Located in the Atlantic Ocean about 700 kilometers from the coast of North Africa, Madeira Island is the top of a giant shield volcano that rises six kilometers from the ocean floor to reach an altitude of 1,862 meters above sea level. When Portuguese explorers arrived there in the early 1400s, they were so impressed with the thick forest covering the steep, mountainous island that they called it Ilhe de Madeira, Island of Wood.
The Advanced Land Imager (ALI) on NASA’s Earth Observing-1 satellite acquired this detailed, true-color image of Madeira on April 25, 2010. The image shows that deep green forest survives intact on the steep northern slopes of the island, but in the south, where terrain is gentler, the terra-cotta color of towns and the light green color of agriculture are more dominant.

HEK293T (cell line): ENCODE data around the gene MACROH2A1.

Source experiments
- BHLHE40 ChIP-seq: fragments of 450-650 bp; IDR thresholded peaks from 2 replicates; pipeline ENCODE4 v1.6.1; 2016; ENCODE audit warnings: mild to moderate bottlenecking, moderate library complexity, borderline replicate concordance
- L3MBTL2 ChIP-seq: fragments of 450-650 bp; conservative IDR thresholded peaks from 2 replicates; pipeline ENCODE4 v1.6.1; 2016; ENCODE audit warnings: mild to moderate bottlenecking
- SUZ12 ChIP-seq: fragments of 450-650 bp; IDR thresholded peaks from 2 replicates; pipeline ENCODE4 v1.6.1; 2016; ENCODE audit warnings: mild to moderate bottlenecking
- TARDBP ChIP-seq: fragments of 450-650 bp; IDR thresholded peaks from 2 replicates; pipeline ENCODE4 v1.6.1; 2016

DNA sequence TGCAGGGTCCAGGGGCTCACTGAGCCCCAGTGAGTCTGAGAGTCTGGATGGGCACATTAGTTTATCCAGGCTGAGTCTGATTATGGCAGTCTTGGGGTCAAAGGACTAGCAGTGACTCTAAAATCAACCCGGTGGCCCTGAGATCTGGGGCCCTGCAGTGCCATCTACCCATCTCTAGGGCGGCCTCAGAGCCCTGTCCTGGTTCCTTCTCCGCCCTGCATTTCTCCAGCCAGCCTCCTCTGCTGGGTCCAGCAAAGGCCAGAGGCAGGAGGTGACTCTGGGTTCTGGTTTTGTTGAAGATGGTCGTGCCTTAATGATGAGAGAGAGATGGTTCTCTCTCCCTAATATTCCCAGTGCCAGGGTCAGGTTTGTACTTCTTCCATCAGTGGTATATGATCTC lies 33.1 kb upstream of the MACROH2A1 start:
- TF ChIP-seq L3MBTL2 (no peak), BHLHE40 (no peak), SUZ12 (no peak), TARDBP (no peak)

The forest of Madeira is known as Laurissilva, a forest that is similar to high-altitude tropical rain forests (“cloud forests”). Laurissilva is a relic of the forest that once thrived across southern Europe and North Africa, but which disappeared as the last ice age ended and the regional climate became hotter and drier. Madeira’s mild, subtropical climate and isolation preserved the laurel forest as it became extinct elsewhere.
The surviving Laurissilva is both a natural reserve and a World Heritage Site. The remaining forest covers about 15,000 hectares, making it the largest Laurissilva forest in the world. About 90 percent of the forest is believed to be old growth, primary forest, says the United Nations. The Laurissilva includes a wide diversity of plants, including a number of rare ferns and flowering plants.
NASA Earth Observatory image created by Jesse Allen and Robert Simmon, using EO-1 ALI data provided courtesy of the NASA EO-1 team. Caption by Holli Riebeek.
In British Columbia’s Coast Mountains, some 200 kilometers (125 miles) inland from the Pacific Ocean, rivers and lakes cut tortuous paths through rugged terrain. The peaks and valleys in this region are covered with forest, but the forest has changed over the years due to human use and insect pests, in particular, the mountain pine beetle.